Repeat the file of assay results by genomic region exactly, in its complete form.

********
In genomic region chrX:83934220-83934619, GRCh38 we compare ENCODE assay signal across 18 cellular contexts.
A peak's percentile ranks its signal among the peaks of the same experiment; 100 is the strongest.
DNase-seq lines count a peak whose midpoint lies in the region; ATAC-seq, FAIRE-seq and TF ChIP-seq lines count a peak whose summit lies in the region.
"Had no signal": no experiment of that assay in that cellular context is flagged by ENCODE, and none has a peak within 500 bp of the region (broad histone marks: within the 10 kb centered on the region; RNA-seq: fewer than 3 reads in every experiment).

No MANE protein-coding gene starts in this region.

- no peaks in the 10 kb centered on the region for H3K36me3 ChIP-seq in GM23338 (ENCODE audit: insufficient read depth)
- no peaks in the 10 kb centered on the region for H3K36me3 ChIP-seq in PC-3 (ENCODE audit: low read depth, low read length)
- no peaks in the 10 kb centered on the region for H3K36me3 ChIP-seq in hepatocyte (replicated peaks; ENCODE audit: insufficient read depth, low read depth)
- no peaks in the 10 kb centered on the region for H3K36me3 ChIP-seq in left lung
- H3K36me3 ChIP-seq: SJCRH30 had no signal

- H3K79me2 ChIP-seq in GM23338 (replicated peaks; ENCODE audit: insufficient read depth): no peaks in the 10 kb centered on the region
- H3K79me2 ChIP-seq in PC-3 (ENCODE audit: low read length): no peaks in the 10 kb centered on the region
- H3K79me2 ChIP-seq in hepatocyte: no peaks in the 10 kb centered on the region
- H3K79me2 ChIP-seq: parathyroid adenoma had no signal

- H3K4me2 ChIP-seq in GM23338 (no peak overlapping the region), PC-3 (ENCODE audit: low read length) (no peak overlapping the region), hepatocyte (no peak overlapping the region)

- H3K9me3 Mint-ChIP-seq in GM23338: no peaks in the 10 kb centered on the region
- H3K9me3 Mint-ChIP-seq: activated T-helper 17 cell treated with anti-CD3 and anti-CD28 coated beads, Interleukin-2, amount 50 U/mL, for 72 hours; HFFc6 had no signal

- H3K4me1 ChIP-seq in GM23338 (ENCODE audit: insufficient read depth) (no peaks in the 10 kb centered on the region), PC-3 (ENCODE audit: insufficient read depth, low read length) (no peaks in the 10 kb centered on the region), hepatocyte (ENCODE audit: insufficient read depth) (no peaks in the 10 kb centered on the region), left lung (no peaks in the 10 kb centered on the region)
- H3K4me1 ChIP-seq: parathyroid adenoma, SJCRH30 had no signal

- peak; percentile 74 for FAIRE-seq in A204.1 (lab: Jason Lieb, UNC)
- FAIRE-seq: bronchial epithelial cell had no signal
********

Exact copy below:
In genomic region chrX:83934220-83934619, GRCh38 we compare ENCODE assay signal across 18 cellular contexts.
A peak's percentile ranks its signal among the peaks of the same experiment; 100 is the strongest.
DNase-seq lines count a peak whose midpoint lies in the region; ATAC-seq, FAIRE-seq and TF ChIP-seq lines count a peak whose summit lies in the region.
"Had no signal": no experiment of that assay in that cellular context is flagged by ENCODE, and none has a peak within 500 bp of the region (broad histone marks: within the 10 kb centered on the region; RNA-seq: fewer than 3 reads in every experiment).

No MANE protein-coding gene starts in this region.

- no peaks in the 10 kb centered on the region for H3K36me3 ChIP-seq in GM23338 (ENCODE audit: insufficient read depth)
- no peaks in the 10 kb centered on the region for H3K36me3 ChIP-seq in PC-3 (ENCODE audit: low read depth, low read length)
- no peaks in the 10 kb centered on the region for H3K36me3 ChIP-seq in hepatocyte (replicated peaks; ENCODE audit: insufficient read depth, low read depth)
- no peaks in the 10 kb centered on the region for H3K36me3 ChIP-seq in left lung
- H3K36me3 ChIP-seq: SJCRH30 had no signal

- H3K79me2 ChIP-seq in GM23338 (replicated peaks; ENCODE audit: insufficient read depth): no peaks in the 10 kb centered on the region
- H3K79me2 ChIP-seq in PC-3 (ENCODE audit: low read length): no peaks in the 10 kb centered on the region
- H3K79me2 ChIP-seq in hepatocyte: no peaks in the 10 kb centered on the region
- H3K79me2 ChIP-seq: parathyroid adenoma had no signal

- H3K4me2 ChIP-seq in GM23338 (no peak overlapping the region), PC-3 (ENCODE audit: low read length) (no peak overlapping the region), hepatocyte (no peak overlapping the region)

- H3K9me3 Mint-ChIP-seq in GM23338: no peaks in the 10 kb centered on the region
- H3K9me3 Mint-ChIP-seq: activated T-helper 17 cell treated with anti-CD3 and anti-CD28 coated beads, Interleukin-2, amount 50 U/mL, for 72 hours; HFFc6 had no signal

- H3K4me1 ChIP-seq in GM23338 (ENCODE audit: insufficient read depth) (no peaks in the 10 kb centered on the region), PC-3 (ENCODE audit: insufficient read depth, low read length) (no peaks in the 10 kb centered on the region), hepatocyte (ENCODE audit: insufficient read depth) (no peaks in the 10 kb centered on the region), left lung (no peaks in the 10 kb centered on the region)
- H3K4me1 ChIP-seq: parathyroid adenoma, SJCRH30 had no signal

- peak; percentile 74 for FAIRE-seq in A204.1 (lab: Jason Lieb, UNC)
- FAIRE-seq: bronchial epithelial cell had no signal